Campaigning for the seat on the Human Rights Council, Australia projected a willingness to promote and advance the fundamental rights of human beings. While championing this role internationally for the last three years, domestically Australia has fallen short of ensuring these rights are entrusted upon the minority groups such as the Aboriginal and Torres Strait Islanders and refugees and asylum seekers. To be an active contributor to the progression of international human rights protection, Australia needs to take a serious look inward. Australia needs to evaluate what it can do better domestically as it jumps headfirst into tackling human rights violations elsewhere. Failure to address this hypocrisy could affect Australia’s legitimacy in the human rights space by discrediting the liberal democratic fundamentals that Australia outwardly champions.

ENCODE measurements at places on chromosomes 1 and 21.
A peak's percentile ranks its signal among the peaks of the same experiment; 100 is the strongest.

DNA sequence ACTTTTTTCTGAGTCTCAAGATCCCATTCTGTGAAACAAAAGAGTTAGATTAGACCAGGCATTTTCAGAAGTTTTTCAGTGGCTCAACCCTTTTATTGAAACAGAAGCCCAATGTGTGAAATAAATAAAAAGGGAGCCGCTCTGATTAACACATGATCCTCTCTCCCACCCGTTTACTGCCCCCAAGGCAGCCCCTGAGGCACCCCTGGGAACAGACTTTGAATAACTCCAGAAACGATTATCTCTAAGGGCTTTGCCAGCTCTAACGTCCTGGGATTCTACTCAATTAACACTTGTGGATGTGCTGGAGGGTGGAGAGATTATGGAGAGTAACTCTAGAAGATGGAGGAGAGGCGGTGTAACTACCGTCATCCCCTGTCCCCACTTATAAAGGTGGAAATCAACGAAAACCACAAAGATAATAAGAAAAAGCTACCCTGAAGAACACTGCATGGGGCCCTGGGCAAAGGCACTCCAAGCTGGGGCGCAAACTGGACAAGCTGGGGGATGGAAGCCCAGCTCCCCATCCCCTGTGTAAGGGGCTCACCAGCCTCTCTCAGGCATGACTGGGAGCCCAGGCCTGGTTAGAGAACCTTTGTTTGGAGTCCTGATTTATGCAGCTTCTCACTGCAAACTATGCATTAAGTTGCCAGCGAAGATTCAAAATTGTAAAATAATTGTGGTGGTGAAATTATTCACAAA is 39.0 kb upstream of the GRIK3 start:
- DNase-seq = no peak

Katrina Sukumaran is a final year student undergoing a Double Bachelor’s Degree of International Relations and International Security Studies at the ANU. She is currently an intern at the AIIA National Office.
This article is published under a Creative Commons License and may be republished with attribution.